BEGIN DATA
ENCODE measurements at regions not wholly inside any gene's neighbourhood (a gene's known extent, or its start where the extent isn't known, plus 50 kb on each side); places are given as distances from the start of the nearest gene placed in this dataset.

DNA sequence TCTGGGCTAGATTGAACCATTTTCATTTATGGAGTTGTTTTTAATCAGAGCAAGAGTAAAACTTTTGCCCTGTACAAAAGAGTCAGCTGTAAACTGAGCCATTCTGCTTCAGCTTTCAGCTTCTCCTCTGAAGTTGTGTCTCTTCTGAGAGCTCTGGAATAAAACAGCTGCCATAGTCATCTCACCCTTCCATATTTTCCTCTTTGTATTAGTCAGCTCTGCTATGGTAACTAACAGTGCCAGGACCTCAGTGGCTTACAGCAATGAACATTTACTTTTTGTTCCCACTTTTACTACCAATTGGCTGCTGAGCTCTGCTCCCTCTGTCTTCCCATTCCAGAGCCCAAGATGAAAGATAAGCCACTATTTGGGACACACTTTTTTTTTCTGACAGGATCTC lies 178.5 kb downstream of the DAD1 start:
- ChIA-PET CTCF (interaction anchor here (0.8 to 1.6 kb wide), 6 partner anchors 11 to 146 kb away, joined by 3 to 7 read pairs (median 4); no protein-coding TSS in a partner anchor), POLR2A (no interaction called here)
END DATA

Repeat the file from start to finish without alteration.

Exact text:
ENCODE measurements at regions not wholly inside any gene's neighbourhood (a gene's known extent, or its start where the extent isn't known, plus 50 kb on each side); places are given as distances from the start of the nearest gene placed in this dataset.

DNA sequence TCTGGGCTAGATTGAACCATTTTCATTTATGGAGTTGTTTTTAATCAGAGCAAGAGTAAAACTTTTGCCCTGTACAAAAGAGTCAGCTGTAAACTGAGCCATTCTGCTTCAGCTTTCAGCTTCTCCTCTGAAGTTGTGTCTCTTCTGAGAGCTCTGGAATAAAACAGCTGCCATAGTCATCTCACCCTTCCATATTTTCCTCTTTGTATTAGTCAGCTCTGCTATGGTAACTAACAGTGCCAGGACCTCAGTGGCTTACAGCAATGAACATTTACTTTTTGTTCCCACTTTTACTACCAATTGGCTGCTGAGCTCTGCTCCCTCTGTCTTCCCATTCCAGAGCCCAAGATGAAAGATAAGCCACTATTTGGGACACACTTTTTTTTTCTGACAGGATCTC lies 178.5 kb downstream of the DAD1 start:
- ChIA-PET CTCF (interaction anchor here (0.8 to 1.6 kb wide), 6 partner anchors 11 to 146 kb away, joined by 3 to 7 read pairs (median 4); no protein-coding TSS in a partner anchor), POLR2A (no interaction called here)